Did you know that the Nurse shark (Ginglymostoma cirratum) has the lowest metabolism of all sharks? It needs only 18% of the energy of the agile shortfin mako shark – while swimming. If it swims at all. It is nocturnal and spends the days lazily in its resting sites, together and sometimes on top of many other Nurse sharks.

 

Living in shallow coastal tropical and sub-tropical waters, nurse sharks are bottom-dwelling with two fleshy barbels on the lower jaw (chemosensory organs to help find prey hidden in the sediments). Or they form with their bodies fake caves for prey. These are then sucked in like with a vacuum cleaner. Due to their frugal life they don’t eat much – caught sharks more often that not didn’t have anything in their stomach.

Nurse sharks are brownish in color and reach 7 ft to 10 ft -2.2 to 3 m-, while females are longer than males. They are ovoviviparous, giving birth to 21–29 living young every two years. Like with dogs, scientists found DNA from up to 4 fathers in one litter. Nurse sharks frequent the same nursery and mating areas and resting sites nearby their whole lives (called strong site fidelity), makes them homebodies. They are shy and docile and despite their size no danger to humans, but when provoked, they can bite and are difficult to detach due to the suction.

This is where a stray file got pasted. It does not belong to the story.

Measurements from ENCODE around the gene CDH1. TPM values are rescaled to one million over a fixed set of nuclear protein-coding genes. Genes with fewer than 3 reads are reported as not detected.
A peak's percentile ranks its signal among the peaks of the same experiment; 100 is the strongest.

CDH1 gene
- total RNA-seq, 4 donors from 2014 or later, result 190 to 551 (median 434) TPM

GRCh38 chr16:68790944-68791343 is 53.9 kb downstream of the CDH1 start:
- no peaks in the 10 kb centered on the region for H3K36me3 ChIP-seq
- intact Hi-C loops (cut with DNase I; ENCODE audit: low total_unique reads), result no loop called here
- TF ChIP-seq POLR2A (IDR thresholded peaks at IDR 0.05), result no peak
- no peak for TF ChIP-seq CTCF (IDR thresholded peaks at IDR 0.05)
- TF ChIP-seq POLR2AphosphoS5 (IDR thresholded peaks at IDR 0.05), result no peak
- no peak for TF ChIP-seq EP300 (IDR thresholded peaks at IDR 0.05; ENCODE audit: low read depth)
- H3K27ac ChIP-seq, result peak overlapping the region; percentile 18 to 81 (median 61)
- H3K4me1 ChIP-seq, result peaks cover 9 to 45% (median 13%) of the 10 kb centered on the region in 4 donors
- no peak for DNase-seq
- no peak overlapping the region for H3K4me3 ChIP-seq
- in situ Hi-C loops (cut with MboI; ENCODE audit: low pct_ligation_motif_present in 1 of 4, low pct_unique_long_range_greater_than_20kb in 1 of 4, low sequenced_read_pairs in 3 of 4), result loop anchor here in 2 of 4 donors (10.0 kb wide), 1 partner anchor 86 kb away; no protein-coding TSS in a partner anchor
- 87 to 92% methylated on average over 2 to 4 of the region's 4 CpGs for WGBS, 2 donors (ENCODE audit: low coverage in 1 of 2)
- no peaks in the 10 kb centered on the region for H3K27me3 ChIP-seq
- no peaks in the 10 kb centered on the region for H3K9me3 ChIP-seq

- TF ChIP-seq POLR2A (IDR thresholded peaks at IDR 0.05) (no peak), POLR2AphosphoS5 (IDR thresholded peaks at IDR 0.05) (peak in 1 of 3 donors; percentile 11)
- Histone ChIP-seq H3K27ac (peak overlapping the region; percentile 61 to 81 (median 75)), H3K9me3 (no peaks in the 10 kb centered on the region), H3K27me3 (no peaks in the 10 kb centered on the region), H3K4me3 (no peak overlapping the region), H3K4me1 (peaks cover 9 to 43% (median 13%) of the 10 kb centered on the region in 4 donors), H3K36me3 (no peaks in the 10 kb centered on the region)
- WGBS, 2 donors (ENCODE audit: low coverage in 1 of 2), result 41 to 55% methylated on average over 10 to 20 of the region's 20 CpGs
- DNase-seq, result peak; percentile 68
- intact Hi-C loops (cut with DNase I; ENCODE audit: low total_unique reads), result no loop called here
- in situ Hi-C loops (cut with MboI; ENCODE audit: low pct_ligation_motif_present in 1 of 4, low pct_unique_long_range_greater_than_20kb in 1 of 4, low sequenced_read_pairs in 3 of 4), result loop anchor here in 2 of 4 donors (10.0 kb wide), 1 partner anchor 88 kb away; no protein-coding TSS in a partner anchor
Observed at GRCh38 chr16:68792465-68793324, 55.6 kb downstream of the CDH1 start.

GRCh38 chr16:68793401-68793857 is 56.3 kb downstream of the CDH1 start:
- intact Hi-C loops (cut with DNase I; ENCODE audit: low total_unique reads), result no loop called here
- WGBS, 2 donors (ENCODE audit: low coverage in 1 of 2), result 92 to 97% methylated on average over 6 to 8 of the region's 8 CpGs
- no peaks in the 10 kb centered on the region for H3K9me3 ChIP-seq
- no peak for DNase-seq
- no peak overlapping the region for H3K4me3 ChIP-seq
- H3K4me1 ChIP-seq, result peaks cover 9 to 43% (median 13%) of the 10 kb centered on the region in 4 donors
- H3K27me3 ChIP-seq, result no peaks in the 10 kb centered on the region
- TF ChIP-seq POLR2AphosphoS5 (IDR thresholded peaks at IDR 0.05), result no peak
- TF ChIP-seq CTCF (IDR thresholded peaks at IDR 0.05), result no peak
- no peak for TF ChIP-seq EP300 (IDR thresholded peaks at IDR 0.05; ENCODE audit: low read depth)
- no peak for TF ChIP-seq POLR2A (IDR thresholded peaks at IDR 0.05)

It seems that the pacific subpopulation of the nurse shark is a species of its own (called Pacific nurse shark), restricting the nurse shark to Atlantic waters only (thus its new name Atlantic nurse shark). Since it doesn’t migrate I wouldn’t be surprised if the Eastern Atlantic subpopulation turns out to be a separate species, too. By the IUCN the Western Atlantic subpopulation is considered as Near Threatened, even as Vulnerable off South America. It is reported locally extinct in some areas off Brazil. Nurse sharks are hunted for their liver oil, fins, flesh and skin and juveniles also for private and commercial aquariums (despite their maximum size). When caught accidentally as bycatch, post-release survivorship is high. Habitat destruction endangers their nurseries and requires additional protective maesures (like in the Florida Keys).

Sources: here, here and here

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